This year’s theme for Reconciliation Week reminds us whether in a crisis or in reconciliation we are all ‘in this together’ and that we all have a role to play when it comes to reconciliation.
Tuesday 26 May was National Sorry Day, a reminder of the Stolen Generations whose lives were devastated by past government policies to remove Indigenous children from their families and communities. This day acknowledges and signals deep regret at the impacts these past policies had, and continue to have, on Indigenous communities today.
This year’s National Sorry Day also marked the third anniversary of Pro Vice-Chancellor, Indigenous Professor Megan Davis reading the Uluru Statement from the Heart to the Australian people. This landmark statement invites all Australians to walk with First Nations peoples in a movement for a better future.
Three years later, while the nation deals with a global pandemic, the Uluru reforms remain “as important as ever,” said Prof. Davis.
Prof. Davis believes that the experience of Aboriginal and Torres Strait Islander communities during the COVID-19 pandemic further emphasises the need for a constitutionally enshrined First Nations Voice to Parliament.
“When the government wanted public health experience they sought the advice of epidemiologists and virologists, when they wanted an economic recovery they sought the advice of economists and small business, and when the government wanted to close down and protect Aboriginal communities, Aboriginal people led the way,” she said.
Prof. Davis believes it is the Australian people who hold the power to unlock the constitution – to allow for a process of truth and justice; for Aboriginal and Torres Strait Islander peoples to take a rightful place in their own country.
“Three years have passed, yet our voices have remained strong,” she said.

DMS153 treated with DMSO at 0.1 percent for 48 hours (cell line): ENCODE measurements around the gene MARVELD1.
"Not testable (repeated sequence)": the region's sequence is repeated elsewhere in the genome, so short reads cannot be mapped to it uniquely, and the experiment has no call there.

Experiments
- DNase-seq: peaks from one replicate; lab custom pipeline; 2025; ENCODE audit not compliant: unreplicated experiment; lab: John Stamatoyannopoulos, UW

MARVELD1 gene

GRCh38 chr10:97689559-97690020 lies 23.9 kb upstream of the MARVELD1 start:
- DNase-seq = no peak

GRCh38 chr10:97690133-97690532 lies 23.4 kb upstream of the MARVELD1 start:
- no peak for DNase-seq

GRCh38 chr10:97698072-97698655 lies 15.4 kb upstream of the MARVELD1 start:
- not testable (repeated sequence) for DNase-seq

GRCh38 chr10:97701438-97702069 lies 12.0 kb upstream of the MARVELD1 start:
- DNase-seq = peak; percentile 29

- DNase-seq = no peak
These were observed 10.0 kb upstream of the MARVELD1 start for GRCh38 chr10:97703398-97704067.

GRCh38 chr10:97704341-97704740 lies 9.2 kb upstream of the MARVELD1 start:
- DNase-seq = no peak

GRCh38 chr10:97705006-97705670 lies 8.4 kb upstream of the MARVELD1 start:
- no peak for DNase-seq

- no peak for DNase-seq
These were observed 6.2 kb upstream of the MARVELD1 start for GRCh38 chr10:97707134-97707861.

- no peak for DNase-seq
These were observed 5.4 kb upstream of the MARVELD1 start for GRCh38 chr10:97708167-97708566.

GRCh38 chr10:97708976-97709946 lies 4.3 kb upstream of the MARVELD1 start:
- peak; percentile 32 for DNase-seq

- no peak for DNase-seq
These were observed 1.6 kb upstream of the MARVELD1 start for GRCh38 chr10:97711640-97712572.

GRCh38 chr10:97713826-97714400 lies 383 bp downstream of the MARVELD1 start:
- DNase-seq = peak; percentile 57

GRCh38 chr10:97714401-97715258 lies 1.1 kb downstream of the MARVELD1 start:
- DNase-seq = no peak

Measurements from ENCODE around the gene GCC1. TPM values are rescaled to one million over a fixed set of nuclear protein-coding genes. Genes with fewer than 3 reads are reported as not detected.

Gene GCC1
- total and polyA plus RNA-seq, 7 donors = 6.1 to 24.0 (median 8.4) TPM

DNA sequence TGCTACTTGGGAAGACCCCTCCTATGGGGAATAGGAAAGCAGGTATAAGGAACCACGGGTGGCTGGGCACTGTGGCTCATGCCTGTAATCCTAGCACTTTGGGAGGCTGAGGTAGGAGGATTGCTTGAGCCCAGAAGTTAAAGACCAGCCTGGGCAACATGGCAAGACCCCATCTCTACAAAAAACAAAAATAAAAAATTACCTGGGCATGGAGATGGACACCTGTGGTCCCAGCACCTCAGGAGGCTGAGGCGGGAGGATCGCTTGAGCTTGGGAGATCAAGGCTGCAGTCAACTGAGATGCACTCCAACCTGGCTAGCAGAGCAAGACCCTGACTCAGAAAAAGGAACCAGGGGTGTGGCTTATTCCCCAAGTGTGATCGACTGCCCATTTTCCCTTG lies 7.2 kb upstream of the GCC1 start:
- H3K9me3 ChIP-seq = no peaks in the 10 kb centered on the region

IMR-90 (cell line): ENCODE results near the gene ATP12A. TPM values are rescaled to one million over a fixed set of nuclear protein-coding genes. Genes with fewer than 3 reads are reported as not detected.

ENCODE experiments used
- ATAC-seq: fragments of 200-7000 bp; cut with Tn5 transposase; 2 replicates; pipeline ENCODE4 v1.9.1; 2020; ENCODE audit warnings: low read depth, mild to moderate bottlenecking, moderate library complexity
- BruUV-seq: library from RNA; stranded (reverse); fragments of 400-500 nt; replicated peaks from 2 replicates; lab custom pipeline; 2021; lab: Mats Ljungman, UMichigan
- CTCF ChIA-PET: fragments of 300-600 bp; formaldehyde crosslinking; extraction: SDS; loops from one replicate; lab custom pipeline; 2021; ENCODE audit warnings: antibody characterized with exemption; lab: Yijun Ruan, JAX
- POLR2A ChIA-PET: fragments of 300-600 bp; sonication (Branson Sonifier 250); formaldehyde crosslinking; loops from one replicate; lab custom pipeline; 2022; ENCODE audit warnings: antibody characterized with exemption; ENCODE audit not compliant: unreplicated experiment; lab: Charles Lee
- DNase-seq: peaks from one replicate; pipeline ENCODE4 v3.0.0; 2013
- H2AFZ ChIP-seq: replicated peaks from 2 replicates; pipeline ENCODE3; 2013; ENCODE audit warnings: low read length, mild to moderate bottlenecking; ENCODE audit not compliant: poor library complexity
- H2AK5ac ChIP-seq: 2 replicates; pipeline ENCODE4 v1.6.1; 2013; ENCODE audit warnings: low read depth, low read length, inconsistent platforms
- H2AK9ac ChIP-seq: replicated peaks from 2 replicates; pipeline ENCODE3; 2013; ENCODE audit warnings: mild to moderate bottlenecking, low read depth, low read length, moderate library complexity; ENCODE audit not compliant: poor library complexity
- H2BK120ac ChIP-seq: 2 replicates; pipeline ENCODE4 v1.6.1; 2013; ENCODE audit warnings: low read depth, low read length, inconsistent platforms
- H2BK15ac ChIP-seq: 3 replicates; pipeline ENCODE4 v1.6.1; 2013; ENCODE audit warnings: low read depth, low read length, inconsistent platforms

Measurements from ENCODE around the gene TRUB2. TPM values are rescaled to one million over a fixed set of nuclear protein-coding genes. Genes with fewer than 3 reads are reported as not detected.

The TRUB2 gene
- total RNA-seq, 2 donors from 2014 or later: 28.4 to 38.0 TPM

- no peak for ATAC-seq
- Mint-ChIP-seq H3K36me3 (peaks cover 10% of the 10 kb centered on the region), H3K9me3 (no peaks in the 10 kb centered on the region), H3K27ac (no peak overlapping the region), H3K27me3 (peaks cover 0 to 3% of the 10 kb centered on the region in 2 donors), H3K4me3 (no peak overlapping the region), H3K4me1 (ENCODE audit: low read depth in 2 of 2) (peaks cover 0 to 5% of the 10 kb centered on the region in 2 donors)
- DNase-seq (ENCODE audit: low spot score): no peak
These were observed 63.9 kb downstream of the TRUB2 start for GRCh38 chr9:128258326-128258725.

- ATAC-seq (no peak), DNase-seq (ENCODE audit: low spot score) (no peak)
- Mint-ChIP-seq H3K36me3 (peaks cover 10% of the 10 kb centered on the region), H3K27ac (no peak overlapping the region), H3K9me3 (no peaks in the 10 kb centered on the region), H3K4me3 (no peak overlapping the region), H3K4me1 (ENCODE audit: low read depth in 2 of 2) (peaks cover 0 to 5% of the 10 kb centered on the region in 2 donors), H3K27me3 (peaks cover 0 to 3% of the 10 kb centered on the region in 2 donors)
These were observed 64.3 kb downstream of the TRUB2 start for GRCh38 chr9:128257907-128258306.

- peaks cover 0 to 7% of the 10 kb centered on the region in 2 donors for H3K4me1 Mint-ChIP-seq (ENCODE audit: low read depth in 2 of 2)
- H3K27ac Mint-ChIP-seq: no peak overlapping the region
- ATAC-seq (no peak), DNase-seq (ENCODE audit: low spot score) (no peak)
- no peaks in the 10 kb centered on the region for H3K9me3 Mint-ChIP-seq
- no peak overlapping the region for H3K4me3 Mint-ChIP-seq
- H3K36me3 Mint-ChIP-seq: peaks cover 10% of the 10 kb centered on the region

“We need all Australians to join with us in this movement; for us to start the long process of coming together after a struggle.”
Following National Sorry Day, National Reconciliation Week commenced on Wednesday 27 May on the anniversary of the 1967 Referendum and continues until Wednesday 3 June, the date of the Mabo decision.
“The choice of this year’s theme ‘In this together’ could not have been more prescient,” said Professor Eileen Baldry, Deputy Vice-Chancellor, Equity Diversity & Inclusion.
“While we are physically apart, there are still many opportunities to reflect on this history and commit to the process of reconciliation between the First Peoples of this nation and the settler population.”
Reconciliation Australia has compiled 20 ways you can be in this together in 2020. As part of their virtual Reconciliation Film Club, UNSW students and staff can watch the celebrated documentary In My Blood It Runs until Wednesday 3 June.
“Among the key messages in In My Blood It Runs is that we need to be honest about our past in order to build a fair and just future,” Prof. Baldry said.
Photos of the Uluru Convention: 3rd Anniversary
The UNSW Indigenous Law Centre (ILC) at UNSW Law hosted a webinar ‘Photos of the Uluru Convention: 3rd Anniversary’, featuring an eminent panel of those involved in the First Nations’ National Constitutional Convention at Uluru from 23-26 May 2017, who discuss the photographic images captured of the Referendum Council and Uluru dialogues by ILC photographer Jimmy Widders Hunt. Access the webinar here.
UNSW would like to Acknowledge the Bedegal, Gadigal and Ngunnawal people who are the traditional custodians of the lands where each campus of UNSW is located. We pay our respects to Elders past, present and emerging.